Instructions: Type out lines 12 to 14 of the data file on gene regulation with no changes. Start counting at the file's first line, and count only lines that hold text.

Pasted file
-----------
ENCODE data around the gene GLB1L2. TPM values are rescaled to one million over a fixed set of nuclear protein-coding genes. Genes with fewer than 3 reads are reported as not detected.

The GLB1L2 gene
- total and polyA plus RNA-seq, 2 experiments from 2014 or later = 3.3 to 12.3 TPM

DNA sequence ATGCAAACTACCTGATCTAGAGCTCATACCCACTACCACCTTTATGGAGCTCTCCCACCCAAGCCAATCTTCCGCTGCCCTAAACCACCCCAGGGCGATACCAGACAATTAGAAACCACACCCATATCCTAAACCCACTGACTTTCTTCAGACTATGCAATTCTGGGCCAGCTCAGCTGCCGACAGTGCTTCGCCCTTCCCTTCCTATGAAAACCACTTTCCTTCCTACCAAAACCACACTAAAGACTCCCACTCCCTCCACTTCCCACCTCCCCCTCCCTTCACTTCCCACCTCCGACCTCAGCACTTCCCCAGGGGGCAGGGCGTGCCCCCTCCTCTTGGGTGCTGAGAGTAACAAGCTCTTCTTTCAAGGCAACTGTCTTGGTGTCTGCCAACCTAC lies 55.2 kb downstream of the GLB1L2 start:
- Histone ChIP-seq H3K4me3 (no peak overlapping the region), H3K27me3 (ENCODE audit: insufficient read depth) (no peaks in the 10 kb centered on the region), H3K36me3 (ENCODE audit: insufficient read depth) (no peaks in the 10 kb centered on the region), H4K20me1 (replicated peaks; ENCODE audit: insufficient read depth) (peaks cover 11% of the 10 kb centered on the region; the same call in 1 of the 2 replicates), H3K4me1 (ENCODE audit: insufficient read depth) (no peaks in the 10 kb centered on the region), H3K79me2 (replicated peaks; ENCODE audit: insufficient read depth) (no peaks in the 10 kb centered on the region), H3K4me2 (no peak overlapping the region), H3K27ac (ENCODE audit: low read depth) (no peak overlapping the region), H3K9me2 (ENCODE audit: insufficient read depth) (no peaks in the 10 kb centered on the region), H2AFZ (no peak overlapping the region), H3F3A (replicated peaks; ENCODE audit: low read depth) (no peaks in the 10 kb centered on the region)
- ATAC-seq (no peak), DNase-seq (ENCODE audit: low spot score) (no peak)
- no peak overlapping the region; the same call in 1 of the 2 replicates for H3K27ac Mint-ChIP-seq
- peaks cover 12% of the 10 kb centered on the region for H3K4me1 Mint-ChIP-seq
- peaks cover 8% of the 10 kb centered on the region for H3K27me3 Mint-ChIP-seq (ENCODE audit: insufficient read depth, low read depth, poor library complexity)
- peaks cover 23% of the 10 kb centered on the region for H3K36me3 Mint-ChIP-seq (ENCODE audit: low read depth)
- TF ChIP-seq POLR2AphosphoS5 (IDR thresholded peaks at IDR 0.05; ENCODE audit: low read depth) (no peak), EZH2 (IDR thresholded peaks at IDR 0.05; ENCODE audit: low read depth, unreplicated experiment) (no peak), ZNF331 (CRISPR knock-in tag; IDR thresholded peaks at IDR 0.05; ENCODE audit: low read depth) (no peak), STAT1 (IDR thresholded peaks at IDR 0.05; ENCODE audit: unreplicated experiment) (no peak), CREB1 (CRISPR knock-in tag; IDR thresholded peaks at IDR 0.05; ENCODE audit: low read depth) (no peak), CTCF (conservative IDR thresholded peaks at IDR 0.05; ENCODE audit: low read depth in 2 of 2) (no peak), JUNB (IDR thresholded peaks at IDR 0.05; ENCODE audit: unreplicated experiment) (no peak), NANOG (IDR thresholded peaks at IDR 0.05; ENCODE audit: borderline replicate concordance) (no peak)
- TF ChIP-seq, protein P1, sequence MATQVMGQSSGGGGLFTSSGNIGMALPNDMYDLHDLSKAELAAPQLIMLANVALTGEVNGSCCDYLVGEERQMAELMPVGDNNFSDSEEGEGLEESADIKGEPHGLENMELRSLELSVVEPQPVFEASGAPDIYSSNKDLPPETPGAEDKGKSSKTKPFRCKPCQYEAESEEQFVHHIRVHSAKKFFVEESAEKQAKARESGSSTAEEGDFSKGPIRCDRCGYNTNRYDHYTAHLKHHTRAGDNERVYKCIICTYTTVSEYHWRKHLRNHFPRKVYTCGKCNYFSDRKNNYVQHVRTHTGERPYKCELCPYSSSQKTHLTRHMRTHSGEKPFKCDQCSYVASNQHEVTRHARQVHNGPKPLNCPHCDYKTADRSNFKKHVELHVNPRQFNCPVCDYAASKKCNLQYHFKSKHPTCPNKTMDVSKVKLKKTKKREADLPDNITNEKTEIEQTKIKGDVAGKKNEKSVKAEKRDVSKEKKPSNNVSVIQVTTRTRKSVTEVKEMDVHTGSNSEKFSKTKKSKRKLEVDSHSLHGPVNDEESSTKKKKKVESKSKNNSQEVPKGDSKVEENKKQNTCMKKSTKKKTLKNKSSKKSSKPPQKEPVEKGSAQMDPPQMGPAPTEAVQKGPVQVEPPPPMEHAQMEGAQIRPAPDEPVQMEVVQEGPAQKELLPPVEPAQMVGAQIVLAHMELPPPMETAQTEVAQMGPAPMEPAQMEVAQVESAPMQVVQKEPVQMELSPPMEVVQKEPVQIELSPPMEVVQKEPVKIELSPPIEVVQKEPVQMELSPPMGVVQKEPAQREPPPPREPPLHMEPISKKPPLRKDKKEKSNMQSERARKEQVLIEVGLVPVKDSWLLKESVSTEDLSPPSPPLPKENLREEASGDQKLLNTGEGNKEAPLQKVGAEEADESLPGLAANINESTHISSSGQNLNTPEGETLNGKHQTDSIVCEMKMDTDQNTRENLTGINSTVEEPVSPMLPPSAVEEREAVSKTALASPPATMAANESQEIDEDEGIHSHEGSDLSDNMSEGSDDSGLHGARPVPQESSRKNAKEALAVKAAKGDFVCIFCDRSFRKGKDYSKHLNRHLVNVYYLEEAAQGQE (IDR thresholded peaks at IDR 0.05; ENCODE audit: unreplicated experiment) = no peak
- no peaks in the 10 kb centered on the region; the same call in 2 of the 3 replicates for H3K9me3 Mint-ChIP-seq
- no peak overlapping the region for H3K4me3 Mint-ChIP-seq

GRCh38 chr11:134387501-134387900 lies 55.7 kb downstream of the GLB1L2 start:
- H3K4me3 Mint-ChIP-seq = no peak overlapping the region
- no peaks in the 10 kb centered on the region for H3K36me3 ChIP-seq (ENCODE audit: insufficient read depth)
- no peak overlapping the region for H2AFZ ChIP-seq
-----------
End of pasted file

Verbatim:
- TF ChIP-seq, protein P1, sequence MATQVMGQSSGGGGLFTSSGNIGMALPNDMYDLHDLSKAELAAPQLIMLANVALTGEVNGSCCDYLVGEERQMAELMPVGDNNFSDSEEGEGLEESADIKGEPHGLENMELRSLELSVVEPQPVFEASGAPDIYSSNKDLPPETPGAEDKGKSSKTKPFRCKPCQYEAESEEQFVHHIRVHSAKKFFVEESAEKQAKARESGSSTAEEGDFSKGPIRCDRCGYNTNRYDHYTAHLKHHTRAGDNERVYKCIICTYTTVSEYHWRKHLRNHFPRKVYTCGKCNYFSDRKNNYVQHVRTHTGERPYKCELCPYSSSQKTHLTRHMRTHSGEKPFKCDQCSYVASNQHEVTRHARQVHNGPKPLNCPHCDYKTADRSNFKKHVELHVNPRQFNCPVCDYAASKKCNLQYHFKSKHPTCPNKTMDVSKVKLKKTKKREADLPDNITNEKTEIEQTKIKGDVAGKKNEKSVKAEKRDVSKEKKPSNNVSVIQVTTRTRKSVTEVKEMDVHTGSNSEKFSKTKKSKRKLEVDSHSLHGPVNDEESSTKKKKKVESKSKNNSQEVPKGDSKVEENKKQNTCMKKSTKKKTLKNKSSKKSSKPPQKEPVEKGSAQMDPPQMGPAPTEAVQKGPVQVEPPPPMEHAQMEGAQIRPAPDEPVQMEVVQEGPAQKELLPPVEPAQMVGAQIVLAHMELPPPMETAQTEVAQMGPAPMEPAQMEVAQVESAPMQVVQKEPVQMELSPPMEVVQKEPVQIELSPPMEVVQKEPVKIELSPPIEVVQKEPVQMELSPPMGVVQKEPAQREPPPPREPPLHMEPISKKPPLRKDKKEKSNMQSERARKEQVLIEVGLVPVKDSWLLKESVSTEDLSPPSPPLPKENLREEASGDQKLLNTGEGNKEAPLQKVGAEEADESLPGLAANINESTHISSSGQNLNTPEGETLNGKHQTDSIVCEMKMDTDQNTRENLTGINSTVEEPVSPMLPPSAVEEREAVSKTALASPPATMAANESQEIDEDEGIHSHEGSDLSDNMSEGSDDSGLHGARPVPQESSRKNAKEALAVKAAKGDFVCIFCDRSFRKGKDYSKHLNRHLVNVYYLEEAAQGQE (IDR thresholded peaks at IDR 0.05; ENCODE audit: unreplicated experiment) = no peak
- no peaks in the 10 kb centered on the region; the same call in 2 of the 3 replicates for H3K9me3 Mint-ChIP-seq
- no peak overlapping the region for H3K4me3 Mint-ChIP-seq